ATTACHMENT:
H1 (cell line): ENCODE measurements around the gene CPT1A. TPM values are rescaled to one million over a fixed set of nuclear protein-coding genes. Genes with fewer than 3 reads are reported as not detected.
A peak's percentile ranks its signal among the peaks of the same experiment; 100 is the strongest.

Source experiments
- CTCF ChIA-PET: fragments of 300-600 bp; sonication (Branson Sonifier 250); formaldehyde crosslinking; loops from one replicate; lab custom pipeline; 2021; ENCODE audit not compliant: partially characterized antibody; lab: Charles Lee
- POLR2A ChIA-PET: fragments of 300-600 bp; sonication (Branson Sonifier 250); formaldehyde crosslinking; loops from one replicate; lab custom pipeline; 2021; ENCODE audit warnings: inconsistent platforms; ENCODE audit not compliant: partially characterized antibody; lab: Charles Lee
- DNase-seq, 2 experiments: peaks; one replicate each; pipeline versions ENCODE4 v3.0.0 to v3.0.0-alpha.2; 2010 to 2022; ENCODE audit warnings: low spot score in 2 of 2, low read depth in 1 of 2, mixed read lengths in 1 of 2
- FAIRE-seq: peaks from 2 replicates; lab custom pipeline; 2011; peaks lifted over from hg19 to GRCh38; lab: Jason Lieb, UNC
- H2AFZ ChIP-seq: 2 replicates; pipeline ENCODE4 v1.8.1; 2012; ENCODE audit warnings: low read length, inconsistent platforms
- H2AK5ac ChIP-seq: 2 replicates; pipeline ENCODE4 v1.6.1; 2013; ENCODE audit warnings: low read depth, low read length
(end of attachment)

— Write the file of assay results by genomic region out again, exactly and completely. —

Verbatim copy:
H1 (cell line): ENCODE measurements around the gene CPT1A. TPM values are rescaled to one million over a fixed set of nuclear protein-coding genes. Genes with fewer than 3 reads are reported as not detected.
A peak's percentile ranks its signal among the peaks of the same experiment; 100 is the strongest.

Source experiments
- CTCF ChIA-PET: fragments of 300-600 bp; sonication (Branson Sonifier 250); formaldehyde crosslinking; loops from one replicate; lab custom pipeline; 2021; ENCODE audit not compliant: partially characterized antibody; lab: Charles Lee
- POLR2A ChIA-PET: fragments of 300-600 bp; sonication (Branson Sonifier 250); formaldehyde crosslinking; loops from one replicate; lab custom pipeline; 2021; ENCODE audit warnings: inconsistent platforms; ENCODE audit not compliant: partially characterized antibody; lab: Charles Lee
- DNase-seq, 2 experiments: peaks; one replicate each; pipeline versions ENCODE4 v3.0.0 to v3.0.0-alpha.2; 2010 to 2022; ENCODE audit warnings: low spot score in 2 of 2, low read depth in 1 of 2, mixed read lengths in 1 of 2
- FAIRE-seq: peaks from 2 replicates; lab custom pipeline; 2011; peaks lifted over from hg19 to GRCh38; lab: Jason Lieb, UNC
- H2AFZ ChIP-seq: 2 replicates; pipeline ENCODE4 v1.8.1; 2012; ENCODE audit warnings: low read length, inconsistent platforms
- H2AK5ac ChIP-seq: 2 replicates; pipeline ENCODE4 v1.6.1; 2013; ENCODE audit warnings: low read depth, low read length